In China’s official version, it comes down to a dualistic choice: you can have antelopes, water supply and carbon capture, or you can have nomads wandering the landscape aimlessly and destructively, you can’t have both. A lot of conservationists worldwide will buy that, readily believing that all human presence in protected landscapes is dangerous. China expects to be widely congratulated when it launches its national park system in 2020, and probably will be.

If Tibetans find that outcome unnecessary and problematic, it will be up to Tibetans to tell the more complex story of nomad displacements and exclusions, and why that dualistic either/or logic is mistaken.

construction of resettlement housing for exnomads in Amdo Rebkong (Qinghai Tongren)

Why monitor China’s plans for Tibet, in advance? All too often, in Tibet, the first Tibetans know that a mine, a big hydro dam, a high speed railway is to be built nearby is when the construction crews and heavy equipment arrive. Tibetan communities do protest, but too often it is too late, and the party-state stands behind the miners and dam builders, ready to criminalise all protest, and break up petitioners violently. All too often removals of nomads are done without the wider world knowing.

To know is to prepare, to gauge how to respond, to mobilise support, let the world know it’s not as simple as “national parks, hooray.” There once was a time when Tibetan voices were listened to round the world, but that is decades gone. These days it takes at least a year to mobilise sufficiently for Tibetan concerns to be heard. It took the Uighurs a year of monitoring and documenting mass disappearances, construction of huge indoctrination camps, before the world started to listen. If Tibetans decide the closure of Tibetan livelihoods, the cancellation of rural Tibetan life, is worth protesting, and worth proposing constructive alternatives,  there is just enough time to mobilise.

The emptying of pastoral Tibet is a human rights story, a development story, an environment story. That means the opportunity to connect with many audiences, in many countries. If we learn how to tell this story, we will perhaps also be challenging some habitual assumptions made by rights monitors, by development advocates and environmental campaigners. So we cannot expect immediate sympathy. We will find China has made skilful use of the standard concepts and categories of rights, development and environment, to make the nationalisation of Tibetan lands, on a huge scale, seem logical and necessary. China has been putting its case for years, with little Tibetan input.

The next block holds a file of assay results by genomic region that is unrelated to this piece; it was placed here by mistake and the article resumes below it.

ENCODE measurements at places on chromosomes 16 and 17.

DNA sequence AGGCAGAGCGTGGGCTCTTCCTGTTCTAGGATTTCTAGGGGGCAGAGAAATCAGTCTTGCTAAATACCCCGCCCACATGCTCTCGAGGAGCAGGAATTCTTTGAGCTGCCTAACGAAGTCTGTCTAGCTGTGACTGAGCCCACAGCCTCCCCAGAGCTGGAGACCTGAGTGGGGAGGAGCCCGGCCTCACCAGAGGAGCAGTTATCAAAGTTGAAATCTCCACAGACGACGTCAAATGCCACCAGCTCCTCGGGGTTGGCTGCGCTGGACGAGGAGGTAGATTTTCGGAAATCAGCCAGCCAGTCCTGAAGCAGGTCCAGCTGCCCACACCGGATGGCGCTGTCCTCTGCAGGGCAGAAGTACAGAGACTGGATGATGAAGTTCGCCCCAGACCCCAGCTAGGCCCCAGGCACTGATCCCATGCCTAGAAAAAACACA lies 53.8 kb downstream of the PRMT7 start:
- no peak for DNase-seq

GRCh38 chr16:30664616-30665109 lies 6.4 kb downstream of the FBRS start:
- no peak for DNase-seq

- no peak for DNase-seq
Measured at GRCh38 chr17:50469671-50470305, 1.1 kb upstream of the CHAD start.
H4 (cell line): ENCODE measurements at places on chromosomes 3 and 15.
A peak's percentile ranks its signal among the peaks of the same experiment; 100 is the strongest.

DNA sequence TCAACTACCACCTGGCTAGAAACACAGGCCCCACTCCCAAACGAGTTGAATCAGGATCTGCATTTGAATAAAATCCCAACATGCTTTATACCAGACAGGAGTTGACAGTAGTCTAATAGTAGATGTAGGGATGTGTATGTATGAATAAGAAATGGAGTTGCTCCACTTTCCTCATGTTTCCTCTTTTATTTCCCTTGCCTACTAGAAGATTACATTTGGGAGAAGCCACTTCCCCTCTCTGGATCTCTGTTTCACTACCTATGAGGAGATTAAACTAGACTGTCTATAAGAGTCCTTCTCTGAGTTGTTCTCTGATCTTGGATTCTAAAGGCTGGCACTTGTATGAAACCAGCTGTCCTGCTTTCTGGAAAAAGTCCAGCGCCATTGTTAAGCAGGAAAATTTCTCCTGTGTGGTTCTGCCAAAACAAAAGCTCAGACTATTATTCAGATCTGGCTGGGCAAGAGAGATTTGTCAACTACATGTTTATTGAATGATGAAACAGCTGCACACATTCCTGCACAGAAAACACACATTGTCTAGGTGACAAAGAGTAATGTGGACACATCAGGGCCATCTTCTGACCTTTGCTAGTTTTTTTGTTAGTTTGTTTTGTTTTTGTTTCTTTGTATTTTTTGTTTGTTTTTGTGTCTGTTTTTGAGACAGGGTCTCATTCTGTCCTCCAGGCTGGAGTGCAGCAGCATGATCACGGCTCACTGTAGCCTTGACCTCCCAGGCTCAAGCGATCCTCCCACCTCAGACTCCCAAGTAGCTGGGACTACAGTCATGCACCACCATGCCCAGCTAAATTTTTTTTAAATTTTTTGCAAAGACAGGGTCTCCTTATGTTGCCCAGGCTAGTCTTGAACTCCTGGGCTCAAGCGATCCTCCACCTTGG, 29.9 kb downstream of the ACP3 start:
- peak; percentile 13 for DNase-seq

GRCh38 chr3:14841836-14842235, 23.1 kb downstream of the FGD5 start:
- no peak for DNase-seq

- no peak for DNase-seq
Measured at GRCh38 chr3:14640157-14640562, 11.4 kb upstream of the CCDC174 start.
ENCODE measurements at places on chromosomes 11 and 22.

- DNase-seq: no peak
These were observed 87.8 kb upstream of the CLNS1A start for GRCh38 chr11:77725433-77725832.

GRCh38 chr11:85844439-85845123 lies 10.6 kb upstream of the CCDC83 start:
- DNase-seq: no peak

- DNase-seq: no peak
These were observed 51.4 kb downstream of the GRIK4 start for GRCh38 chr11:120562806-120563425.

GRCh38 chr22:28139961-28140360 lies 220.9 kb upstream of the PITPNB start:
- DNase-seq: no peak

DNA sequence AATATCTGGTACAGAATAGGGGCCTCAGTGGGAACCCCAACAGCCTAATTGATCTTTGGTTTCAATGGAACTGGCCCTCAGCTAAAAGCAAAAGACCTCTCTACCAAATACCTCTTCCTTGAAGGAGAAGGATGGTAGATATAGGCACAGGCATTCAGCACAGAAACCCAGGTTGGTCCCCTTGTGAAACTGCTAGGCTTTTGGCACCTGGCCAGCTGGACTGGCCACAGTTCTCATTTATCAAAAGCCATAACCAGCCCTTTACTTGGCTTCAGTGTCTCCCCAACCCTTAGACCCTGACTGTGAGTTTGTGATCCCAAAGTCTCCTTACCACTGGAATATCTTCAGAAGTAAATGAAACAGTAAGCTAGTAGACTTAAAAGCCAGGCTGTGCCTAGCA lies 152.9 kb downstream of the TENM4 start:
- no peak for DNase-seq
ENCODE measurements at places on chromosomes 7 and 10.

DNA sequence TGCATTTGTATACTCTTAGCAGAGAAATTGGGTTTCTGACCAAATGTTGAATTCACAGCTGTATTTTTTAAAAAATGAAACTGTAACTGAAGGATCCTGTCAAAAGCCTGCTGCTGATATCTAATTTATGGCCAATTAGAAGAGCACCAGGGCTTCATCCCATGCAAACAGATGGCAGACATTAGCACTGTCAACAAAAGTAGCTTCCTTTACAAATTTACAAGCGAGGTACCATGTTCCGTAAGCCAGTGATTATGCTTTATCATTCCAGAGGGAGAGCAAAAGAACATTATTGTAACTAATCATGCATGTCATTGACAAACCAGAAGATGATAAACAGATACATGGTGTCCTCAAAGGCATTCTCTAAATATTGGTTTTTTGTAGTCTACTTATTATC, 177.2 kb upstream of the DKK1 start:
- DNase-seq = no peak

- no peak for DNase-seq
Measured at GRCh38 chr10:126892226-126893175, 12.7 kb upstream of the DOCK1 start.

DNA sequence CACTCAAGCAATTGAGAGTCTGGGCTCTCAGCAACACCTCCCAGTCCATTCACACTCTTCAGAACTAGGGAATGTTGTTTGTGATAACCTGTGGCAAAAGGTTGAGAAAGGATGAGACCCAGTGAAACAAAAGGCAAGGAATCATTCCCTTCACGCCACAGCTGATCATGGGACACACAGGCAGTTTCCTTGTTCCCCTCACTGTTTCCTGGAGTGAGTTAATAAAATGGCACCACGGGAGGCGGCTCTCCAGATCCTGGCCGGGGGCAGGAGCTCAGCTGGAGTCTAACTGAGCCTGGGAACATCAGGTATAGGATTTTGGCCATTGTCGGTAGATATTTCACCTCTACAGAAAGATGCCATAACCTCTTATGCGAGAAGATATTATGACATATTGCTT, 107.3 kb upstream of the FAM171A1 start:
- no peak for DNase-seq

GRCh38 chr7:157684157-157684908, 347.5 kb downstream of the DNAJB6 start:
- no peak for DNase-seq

On balance, we could decide it is all too hard, that the depopulation of rural Tibet and intensive urbanisation are already a done deal. Or we could carefully assess the detailed evidence assembled in these forthcoming blogs, note that there are well placed allies within China, and  work on bringing together the rights, development and environment folks, into a new coalition that finds an effective voice.

If a campaign grows, it cannot expect quick results. Many conservationists will agree with China that it is best to keep humans out of protected areas, and that Tibetans must be strictly controlled to prevent hunting, and clashes over wild yaks attacking well-bred and well-behaved domestic yaks. The world’s biggest environmental NGOs, long embedded in China, will be the last to listen. Development advocates may say China’s rural land is controlled by local collectives, and if those locals decide, for the sake of building the nation, that they must become ecological migrants, we should not interfere. They may say that all over the world governments infringe on the lands and rights of indigenous minorities, so Tibet just joins the long queue. Rights advocates may say their hands are full holding China accountable over transgressions of individual civil and political rights, and this is a question of economic and social rights, too hard to get traction. Enclosures mean Tibetan drogpa may be losing their land tenure security, and Tibet as a whole losing its food security, but those are not headline issues.